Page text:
Tuesday, February 27, 2007

What were the religious and political implications of Luther's reforms?

Martin Luther believed that the Catholic Church needed to be reformed. According to Luther, German rulers should be the reformers of the Church because the Church was weak to do it by itself. He also attacked the Church about indulgences and other corruptions that were going on.

He denounced the extremes of the church. He made a great emphasis on the Word and deeper desire for learning the religion. Luther promoted free education for all children to support the increasing literacy and to continue the path of education. Luther rejected religious superstructure of Catholicism. The monastic and Episcopal lords received wealth and lands which was envied by people. In addition, the clergy had low moral and intellectual condition which, Luther believed were a humiliation to the church. He wanted the religion to be free from the unnecessary display and ceremony, a pure Christianity.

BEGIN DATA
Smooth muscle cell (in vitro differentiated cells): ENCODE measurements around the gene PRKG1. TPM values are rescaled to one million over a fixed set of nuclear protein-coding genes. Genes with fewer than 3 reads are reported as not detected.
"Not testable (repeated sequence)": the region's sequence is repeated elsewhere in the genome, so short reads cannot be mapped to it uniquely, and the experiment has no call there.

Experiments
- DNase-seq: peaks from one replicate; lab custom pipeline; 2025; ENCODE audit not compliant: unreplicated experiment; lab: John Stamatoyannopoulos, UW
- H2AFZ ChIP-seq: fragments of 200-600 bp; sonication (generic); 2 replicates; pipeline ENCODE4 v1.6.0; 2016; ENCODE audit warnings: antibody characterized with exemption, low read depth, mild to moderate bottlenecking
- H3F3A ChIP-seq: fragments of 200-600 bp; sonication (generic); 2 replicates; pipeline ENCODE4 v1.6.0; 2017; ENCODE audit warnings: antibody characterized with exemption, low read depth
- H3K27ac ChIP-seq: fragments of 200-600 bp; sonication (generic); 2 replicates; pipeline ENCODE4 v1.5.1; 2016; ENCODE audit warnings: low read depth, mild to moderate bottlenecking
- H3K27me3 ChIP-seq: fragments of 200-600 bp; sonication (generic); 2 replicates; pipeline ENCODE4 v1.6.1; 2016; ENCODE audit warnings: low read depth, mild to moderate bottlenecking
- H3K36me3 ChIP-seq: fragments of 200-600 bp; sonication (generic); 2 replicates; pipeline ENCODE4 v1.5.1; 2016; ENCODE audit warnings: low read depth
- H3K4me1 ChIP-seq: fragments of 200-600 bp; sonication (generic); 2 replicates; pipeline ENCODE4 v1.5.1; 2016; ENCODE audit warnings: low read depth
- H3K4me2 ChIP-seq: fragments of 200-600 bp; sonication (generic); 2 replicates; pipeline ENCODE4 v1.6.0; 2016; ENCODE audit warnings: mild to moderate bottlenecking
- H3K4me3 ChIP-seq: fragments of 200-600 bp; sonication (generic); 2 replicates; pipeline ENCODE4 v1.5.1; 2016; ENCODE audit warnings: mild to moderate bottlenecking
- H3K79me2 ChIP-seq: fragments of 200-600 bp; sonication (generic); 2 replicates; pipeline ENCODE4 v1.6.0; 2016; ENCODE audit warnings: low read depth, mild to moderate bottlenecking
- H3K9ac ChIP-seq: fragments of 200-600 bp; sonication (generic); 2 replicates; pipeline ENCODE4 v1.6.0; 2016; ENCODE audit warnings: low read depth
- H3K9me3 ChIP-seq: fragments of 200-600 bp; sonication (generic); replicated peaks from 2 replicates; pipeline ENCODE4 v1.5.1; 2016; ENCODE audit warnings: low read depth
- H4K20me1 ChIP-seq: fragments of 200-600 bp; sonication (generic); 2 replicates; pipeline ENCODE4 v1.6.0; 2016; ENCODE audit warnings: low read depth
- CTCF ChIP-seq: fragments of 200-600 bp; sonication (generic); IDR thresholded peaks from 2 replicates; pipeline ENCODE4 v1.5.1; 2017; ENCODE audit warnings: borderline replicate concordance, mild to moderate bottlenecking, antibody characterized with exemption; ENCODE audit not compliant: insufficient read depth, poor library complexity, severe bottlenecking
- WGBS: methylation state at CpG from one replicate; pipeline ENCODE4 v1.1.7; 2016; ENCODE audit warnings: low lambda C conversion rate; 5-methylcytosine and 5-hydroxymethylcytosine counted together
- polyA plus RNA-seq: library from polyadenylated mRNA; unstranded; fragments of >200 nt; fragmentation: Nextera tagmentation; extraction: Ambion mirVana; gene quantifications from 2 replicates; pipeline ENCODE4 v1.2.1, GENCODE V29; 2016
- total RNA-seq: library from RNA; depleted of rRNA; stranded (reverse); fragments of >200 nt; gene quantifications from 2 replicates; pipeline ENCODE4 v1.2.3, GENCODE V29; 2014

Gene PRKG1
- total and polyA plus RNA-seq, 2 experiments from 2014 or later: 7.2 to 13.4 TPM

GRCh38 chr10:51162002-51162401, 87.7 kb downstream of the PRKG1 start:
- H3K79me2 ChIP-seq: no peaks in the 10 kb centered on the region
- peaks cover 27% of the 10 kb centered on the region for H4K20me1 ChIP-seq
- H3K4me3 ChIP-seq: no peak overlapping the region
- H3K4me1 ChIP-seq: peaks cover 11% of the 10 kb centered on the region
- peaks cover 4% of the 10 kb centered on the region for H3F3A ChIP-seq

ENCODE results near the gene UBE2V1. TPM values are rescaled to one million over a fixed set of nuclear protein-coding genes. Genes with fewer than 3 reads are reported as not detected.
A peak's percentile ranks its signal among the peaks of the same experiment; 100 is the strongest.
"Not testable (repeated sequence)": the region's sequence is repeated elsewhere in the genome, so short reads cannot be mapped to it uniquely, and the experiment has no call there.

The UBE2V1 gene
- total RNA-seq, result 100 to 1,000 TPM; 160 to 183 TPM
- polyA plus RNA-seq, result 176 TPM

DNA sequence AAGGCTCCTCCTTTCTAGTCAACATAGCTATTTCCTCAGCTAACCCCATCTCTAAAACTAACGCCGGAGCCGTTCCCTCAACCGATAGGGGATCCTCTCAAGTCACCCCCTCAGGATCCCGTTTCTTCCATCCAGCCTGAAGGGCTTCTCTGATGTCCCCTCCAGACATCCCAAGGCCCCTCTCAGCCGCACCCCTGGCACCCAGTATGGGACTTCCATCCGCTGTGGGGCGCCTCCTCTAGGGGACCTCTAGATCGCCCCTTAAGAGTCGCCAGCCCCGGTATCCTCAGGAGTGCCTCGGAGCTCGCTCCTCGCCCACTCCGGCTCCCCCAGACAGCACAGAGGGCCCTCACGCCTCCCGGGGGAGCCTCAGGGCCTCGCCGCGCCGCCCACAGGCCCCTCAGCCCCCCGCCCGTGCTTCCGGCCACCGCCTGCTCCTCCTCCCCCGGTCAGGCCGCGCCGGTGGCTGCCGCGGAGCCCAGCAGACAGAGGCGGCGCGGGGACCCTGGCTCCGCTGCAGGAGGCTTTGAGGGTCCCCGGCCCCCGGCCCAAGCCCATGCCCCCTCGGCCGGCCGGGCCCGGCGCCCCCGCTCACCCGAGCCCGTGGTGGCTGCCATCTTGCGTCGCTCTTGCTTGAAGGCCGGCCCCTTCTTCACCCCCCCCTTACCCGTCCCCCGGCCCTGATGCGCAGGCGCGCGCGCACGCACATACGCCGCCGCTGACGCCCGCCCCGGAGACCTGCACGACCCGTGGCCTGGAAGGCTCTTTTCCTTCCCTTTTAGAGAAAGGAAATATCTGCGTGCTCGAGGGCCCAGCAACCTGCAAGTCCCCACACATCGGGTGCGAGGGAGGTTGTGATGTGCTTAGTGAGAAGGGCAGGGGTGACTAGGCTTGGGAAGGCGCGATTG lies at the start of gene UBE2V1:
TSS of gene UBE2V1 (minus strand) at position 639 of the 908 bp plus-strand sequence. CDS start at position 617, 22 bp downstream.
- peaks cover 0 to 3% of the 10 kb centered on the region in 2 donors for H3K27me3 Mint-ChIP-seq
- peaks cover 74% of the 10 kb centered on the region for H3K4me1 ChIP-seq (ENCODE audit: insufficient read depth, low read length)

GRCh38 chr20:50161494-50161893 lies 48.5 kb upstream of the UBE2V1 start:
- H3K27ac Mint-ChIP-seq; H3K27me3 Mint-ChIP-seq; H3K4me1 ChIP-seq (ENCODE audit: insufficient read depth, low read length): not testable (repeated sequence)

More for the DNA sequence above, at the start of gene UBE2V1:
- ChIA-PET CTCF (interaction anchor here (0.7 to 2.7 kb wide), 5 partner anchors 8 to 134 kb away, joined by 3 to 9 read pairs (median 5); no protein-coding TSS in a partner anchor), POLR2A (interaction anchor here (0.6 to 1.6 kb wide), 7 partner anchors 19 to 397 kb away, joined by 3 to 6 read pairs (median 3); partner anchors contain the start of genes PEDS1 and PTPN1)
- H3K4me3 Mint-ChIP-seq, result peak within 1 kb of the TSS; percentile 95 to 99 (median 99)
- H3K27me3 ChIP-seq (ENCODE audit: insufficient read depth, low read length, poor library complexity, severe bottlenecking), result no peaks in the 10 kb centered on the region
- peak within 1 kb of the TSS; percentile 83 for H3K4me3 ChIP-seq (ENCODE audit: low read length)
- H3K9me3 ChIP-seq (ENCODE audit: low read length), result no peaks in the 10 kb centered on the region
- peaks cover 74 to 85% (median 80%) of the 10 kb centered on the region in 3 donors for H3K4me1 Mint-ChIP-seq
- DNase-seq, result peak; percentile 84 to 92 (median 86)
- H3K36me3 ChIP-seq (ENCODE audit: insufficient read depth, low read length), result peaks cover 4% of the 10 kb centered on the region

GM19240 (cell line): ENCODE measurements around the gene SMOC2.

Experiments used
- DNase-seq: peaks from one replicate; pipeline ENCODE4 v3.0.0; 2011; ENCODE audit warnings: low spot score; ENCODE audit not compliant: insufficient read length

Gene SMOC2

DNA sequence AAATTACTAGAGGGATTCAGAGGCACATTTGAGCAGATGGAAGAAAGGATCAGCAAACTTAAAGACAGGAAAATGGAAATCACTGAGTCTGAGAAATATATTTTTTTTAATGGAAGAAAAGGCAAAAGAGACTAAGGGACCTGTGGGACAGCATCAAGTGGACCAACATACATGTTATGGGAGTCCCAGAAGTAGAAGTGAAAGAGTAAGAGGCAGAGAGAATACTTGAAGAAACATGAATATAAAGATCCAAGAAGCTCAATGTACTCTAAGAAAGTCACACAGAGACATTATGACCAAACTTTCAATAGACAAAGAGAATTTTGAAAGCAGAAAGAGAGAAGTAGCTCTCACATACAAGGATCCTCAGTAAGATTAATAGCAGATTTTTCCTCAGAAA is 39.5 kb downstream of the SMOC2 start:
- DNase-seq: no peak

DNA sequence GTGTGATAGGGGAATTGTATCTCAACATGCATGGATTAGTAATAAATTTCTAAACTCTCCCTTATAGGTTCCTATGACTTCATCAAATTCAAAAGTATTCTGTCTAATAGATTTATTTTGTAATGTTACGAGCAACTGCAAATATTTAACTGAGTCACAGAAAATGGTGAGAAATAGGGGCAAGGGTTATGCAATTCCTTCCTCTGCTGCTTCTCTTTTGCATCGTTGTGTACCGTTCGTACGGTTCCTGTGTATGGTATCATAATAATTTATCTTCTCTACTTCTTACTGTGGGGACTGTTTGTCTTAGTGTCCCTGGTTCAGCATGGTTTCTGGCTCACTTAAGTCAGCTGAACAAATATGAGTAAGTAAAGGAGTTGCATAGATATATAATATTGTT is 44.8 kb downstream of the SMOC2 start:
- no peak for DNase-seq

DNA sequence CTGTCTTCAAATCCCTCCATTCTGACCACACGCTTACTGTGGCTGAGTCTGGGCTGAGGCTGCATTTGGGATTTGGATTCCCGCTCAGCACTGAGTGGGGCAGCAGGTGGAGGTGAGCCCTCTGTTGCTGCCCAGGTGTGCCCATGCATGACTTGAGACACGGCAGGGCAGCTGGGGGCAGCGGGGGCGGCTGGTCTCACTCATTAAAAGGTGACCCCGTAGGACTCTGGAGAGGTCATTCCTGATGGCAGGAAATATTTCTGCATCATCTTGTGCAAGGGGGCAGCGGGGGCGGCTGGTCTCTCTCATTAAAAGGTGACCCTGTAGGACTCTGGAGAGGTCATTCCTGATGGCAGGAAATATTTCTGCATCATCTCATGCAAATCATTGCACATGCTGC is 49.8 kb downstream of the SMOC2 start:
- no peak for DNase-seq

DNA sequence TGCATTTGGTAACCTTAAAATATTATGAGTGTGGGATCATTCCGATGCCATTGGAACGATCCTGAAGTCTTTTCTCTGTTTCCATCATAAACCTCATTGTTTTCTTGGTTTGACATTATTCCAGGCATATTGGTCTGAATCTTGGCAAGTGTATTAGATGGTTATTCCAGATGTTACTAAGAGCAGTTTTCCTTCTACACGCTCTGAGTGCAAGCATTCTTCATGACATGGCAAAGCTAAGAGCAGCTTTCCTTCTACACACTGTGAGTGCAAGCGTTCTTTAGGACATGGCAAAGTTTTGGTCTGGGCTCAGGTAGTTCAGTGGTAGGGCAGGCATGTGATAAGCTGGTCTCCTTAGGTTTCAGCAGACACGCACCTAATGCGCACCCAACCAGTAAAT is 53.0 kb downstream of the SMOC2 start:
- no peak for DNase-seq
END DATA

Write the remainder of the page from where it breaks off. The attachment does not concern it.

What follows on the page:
The attack on indulgences, which is forgiveness of punishment for sins, usually obtained either through good works or prayers along with an appropriate sum of money for payment, was a part of his theses. He believed that God is the only on that could give forgiveness to people and indulgence was a way of taking money from the people without apparent reason. In a way it could be argued that indulgence is a corruption that existed in the church.

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